Arkansas’s largest organized labor group, the AFL-CIO, is backing Democratic U.S. House candidate Dianne Curry. The second district candidate’s campaign made the announcement on Thursday following written confirmation of a vote by the labor group earlier this month.
Curry says she hopes to boost the voice of organized labor in the coming election, “we really have to come back around to the fight for the American family.”
“A lot of those people have really set the tone for many years,” says Curry referring to steelworkers, plumbers and pipefitters. “People that work together for a cause can get their message across. It is part of our history and people got to fight for their rights. If they don’t have a labor group there, then 9 times out of 10 they’ll never get them.”
A letter from Arkansas AFL-CIO President Alan Hughes to members announced the group’s intent to organize on behalf of Curry before November elections. It followed a meeting earlier this month that was closed to the public.
“Dear Brothers and Sisters,
Dianne Curry, Candidate for U.S. Congress, District 2, received the unanimous endorsement of the Arkansas AFL-CIO delegates at our Special Convention on May 13th, 2016. The endorsement was based on her ability, qualifications and her position on issues of primary interest to working men and women.
It is very important that we give Dianne Curry all of our support and help in any way possible to win this race.”
Enacting laws to make joining a union easier, expand paid sick leave, and to raise the minimum wage are among Curry’s Congressional objectives for labor. Curry says it’s time to start thinking about making the ‘minimum wage’ into a “living wage.”
However, Curry says that doesn’t mean she isn’t concerned about the ability of businesses to adjust.
“Whatever amount that is better than what the wages are now is going to be an improvement. $15 an hour is not a bad way to go but I know it would have to be negotiated to make sure businesses are able to take care of that,” says Curry. “But we want businesses not just to be profitable but also to make sure they take care of our families and people that work for them.”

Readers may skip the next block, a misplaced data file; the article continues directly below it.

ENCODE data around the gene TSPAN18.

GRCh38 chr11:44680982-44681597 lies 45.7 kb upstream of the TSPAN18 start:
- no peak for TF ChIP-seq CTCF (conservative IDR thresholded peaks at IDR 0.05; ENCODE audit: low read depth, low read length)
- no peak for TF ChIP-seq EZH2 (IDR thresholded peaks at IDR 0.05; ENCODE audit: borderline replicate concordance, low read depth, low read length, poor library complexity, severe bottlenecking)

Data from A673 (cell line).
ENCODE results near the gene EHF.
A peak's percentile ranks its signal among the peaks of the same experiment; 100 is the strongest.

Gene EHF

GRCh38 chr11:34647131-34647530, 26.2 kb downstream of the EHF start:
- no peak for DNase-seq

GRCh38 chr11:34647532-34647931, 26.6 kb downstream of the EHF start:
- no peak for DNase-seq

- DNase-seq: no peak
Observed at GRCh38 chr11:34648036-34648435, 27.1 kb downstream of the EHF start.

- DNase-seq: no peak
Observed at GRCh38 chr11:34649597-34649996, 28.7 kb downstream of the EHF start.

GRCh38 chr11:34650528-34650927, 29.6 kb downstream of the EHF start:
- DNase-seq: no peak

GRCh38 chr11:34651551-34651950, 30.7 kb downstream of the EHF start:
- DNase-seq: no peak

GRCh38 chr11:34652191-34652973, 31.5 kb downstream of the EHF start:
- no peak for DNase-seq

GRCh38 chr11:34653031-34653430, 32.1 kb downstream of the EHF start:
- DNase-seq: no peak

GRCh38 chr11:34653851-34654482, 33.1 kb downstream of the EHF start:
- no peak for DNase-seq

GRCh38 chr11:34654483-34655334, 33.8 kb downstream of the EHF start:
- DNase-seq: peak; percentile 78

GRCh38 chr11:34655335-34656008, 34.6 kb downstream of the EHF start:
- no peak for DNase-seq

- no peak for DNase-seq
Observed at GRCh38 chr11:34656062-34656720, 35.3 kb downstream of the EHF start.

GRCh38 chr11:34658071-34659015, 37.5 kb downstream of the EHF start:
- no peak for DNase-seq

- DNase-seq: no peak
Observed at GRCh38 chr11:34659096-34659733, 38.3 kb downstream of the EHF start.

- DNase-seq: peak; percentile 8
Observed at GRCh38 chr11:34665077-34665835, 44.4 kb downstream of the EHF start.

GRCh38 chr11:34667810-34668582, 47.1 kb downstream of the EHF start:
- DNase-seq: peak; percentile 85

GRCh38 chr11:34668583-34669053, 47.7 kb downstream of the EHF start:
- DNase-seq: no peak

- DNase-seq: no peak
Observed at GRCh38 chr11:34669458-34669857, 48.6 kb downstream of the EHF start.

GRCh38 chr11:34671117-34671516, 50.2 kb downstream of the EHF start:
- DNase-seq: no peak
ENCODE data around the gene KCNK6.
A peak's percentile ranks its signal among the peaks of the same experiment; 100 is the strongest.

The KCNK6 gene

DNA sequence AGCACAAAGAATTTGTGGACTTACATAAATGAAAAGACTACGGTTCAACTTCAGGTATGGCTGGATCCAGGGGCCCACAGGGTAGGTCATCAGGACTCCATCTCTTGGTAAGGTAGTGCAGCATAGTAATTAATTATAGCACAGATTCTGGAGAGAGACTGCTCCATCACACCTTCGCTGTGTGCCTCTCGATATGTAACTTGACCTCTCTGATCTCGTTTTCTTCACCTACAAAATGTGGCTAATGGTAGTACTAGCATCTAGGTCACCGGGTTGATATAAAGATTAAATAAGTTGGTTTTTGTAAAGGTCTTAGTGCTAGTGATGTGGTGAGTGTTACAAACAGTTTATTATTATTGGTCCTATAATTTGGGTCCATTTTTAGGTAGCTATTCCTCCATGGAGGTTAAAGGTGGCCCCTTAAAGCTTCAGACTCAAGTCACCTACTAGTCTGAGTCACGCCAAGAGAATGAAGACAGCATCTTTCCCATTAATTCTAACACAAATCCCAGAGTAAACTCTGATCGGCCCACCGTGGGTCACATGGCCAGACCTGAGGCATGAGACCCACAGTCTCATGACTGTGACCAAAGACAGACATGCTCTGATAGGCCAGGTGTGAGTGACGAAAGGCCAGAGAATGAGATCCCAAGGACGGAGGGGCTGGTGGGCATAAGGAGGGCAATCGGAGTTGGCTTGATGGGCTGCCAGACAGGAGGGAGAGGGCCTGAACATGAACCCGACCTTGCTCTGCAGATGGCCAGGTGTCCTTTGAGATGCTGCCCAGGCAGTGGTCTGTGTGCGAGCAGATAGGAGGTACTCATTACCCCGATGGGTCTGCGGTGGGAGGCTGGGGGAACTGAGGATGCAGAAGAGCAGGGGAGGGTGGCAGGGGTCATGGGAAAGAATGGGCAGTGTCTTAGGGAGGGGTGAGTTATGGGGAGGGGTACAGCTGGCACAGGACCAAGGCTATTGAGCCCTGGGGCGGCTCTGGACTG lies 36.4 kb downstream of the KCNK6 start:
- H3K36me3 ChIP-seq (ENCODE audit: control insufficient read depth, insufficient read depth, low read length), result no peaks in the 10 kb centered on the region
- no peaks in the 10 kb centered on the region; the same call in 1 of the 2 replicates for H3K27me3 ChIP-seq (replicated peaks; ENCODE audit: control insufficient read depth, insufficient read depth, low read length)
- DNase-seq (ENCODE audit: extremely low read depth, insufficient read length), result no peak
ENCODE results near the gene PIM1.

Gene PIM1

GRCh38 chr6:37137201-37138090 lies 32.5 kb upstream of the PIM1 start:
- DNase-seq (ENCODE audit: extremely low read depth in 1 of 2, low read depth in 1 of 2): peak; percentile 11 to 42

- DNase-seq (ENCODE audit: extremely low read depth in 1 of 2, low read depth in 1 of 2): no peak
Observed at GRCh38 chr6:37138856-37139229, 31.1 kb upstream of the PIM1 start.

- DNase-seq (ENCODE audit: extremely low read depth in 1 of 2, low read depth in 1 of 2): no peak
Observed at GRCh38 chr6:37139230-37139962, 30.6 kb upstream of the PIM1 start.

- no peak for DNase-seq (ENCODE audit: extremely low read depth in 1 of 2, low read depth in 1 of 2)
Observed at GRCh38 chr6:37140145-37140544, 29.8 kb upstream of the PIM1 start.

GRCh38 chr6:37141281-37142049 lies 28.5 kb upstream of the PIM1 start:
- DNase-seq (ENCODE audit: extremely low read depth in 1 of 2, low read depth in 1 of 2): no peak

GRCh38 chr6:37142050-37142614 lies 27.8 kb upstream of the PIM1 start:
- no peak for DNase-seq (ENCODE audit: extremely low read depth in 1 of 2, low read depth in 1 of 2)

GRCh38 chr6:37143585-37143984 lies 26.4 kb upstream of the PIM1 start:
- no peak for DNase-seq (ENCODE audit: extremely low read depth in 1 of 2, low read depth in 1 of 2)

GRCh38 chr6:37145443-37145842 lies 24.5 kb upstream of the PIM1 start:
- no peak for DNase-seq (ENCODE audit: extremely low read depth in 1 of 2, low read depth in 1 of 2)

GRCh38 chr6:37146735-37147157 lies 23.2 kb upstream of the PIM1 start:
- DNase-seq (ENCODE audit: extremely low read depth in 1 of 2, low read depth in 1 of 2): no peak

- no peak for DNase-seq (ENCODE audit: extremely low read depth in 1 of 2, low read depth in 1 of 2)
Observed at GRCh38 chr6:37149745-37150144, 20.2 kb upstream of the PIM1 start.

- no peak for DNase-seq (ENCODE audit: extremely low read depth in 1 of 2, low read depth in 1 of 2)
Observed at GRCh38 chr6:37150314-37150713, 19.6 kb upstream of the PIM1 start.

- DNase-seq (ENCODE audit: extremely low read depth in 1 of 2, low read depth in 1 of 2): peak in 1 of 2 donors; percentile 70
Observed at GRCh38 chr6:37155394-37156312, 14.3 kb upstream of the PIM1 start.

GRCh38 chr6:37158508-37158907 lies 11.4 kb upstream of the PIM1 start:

Curry faces Republican incumbent French Hill and Libertarian Chris Hayes. Rep. Hill's campaign did not respond to a request for comment but as a House candidate in 2014 he voted against a state ballot measure to gradually raise Arkansas's minimum wage to $8.50 an hour. Prior to casting his 2014 ballot, Hill told KUAR he believes the idea of a minimum wage can harm economic growth.
“I’m not in favor of increasing the minimum wage because I don’t want to see any barriers to creating early employment and creating more jobs and the Congressional Budget Office, even in their most conservative assessment, says it’ll cost about a half million jobs nationwide,” said Hill.
Curry’s ties to organized labor go beyond ideological alignments on issues like having a minimum wage. She says her father was a union laborer at a metal shop in the unincorporated Hot Springs County town of Jones Mill during her youth.
But most Arkansans these days don’t have much of a direct relation with organized labor. A 2015 U.S. Bureau of Labor Statistics report found Arkansas had the sixth-lowest union density of any state with 6.5 percent of workers represented by a union.